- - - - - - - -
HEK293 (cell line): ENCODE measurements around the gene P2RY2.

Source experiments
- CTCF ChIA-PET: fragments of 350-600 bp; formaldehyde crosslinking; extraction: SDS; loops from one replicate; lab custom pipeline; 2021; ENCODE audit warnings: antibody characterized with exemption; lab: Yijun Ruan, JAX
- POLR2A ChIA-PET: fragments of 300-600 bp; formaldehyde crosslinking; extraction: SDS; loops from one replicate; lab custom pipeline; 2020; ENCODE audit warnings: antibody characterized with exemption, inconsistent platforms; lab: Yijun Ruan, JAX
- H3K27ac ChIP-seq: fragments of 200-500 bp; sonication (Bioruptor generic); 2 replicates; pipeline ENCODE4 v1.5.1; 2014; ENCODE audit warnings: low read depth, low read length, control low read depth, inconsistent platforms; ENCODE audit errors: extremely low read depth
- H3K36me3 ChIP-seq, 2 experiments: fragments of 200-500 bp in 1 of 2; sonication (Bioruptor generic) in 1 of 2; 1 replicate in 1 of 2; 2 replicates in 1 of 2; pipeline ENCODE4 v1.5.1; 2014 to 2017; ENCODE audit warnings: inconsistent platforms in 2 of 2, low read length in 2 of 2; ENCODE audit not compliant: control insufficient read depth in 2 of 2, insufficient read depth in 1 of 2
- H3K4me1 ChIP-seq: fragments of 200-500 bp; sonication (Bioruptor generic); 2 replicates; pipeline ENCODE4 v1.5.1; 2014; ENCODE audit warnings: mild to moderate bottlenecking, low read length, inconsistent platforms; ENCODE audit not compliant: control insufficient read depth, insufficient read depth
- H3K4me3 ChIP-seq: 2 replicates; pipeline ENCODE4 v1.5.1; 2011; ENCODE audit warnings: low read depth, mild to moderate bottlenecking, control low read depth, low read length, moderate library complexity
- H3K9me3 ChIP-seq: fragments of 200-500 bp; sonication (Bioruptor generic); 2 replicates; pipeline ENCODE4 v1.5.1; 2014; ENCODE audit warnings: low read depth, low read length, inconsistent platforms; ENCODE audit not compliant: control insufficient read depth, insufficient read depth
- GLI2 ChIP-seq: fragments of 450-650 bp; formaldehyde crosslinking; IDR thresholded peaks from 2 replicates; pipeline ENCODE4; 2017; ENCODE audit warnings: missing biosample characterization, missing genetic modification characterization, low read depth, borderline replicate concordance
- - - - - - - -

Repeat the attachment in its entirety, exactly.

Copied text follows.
HEK293 (cell line): ENCODE measurements around the gene P2RY2.

Source experiments
- CTCF ChIA-PET: fragments of 350-600 bp; formaldehyde crosslinking; extraction: SDS; loops from one replicate; lab custom pipeline; 2021; ENCODE audit warnings: antibody characterized with exemption; lab: Yijun Ruan, JAX
- POLR2A ChIA-PET: fragments of 300-600 bp; formaldehyde crosslinking; extraction: SDS; loops from one replicate; lab custom pipeline; 2020; ENCODE audit warnings: antibody characterized with exemption, inconsistent platforms; lab: Yijun Ruan, JAX
- H3K27ac ChIP-seq: fragments of 200-500 bp; sonication (Bioruptor generic); 2 replicates; pipeline ENCODE4 v1.5.1; 2014; ENCODE audit warnings: low read depth, low read length, control low read depth, inconsistent platforms; ENCODE audit errors: extremely low read depth
- H3K36me3 ChIP-seq, 2 experiments: fragments of 200-500 bp in 1 of 2; sonication (Bioruptor generic) in 1 of 2; 1 replicate in 1 of 2; 2 replicates in 1 of 2; pipeline ENCODE4 v1.5.1; 2014 to 2017; ENCODE audit warnings: inconsistent platforms in 2 of 2, low read length in 2 of 2; ENCODE audit not compliant: control insufficient read depth in 2 of 2, insufficient read depth in 1 of 2
- H3K4me1 ChIP-seq: fragments of 200-500 bp; sonication (Bioruptor generic); 2 replicates; pipeline ENCODE4 v1.5.1; 2014; ENCODE audit warnings: mild to moderate bottlenecking, low read length, inconsistent platforms; ENCODE audit not compliant: control insufficient read depth, insufficient read depth
- H3K4me3 ChIP-seq: 2 replicates; pipeline ENCODE4 v1.5.1; 2011; ENCODE audit warnings: low read depth, mild to moderate bottlenecking, control low read depth, low read length, moderate library complexity
- H3K9me3 ChIP-seq: fragments of 200-500 bp; sonication (Bioruptor generic); 2 replicates; pipeline ENCODE4 v1.5.1; 2014; ENCODE audit warnings: low read depth, low read length, inconsistent platforms; ENCODE audit not compliant: control insufficient read depth, insufficient read depth
- GLI2 ChIP-seq: fragments of 450-650 bp; formaldehyde crosslinking; IDR thresholded peaks from 2 replicates; pipeline ENCODE4; 2017; ENCODE audit warnings: missing biosample characterization, missing genetic modification characterization, low read depth, borderline replicate concordance